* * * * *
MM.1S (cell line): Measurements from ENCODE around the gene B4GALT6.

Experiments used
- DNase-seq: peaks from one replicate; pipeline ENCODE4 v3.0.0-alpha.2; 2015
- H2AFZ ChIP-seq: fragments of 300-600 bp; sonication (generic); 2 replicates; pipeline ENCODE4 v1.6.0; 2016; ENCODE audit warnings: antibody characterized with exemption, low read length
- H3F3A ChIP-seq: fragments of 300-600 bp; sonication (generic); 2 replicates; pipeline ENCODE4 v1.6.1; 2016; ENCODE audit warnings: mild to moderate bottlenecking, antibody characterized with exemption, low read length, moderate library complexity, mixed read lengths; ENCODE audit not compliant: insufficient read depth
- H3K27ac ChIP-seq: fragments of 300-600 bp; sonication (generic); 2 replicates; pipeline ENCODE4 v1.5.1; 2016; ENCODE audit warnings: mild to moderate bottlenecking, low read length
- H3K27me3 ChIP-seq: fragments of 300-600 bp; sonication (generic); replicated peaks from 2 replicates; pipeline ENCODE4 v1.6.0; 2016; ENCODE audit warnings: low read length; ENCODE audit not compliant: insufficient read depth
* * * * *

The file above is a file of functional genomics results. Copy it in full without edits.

MM.1S (cell line): Measurements from ENCODE around the gene B4GALT6.

Experiments used
- DNase-seq: peaks from one replicate; pipeline ENCODE4 v3.0.0-alpha.2; 2015
- H2AFZ ChIP-seq: fragments of 300-600 bp; sonication (generic); 2 replicates; pipeline ENCODE4 v1.6.0; 2016; ENCODE audit warnings: antibody characterized with exemption, low read length
- H3F3A ChIP-seq: fragments of 300-600 bp; sonication (generic); 2 replicates; pipeline ENCODE4 v1.6.1; 2016; ENCODE audit warnings: mild to moderate bottlenecking, antibody characterized with exemption, low read length, moderate library complexity, mixed read lengths; ENCODE audit not compliant: insufficient read depth
- H3K27ac ChIP-seq: fragments of 300-600 bp; sonication (generic); 2 replicates; pipeline ENCODE4 v1.5.1; 2016; ENCODE audit warnings: mild to moderate bottlenecking, low read length
- H3K27me3 ChIP-seq: fragments of 300-600 bp; sonication (generic); replicated peaks from 2 replicates; pipeline ENCODE4 v1.6.0; 2016; ENCODE audit warnings: low read length; ENCODE audit not compliant: insufficient read depth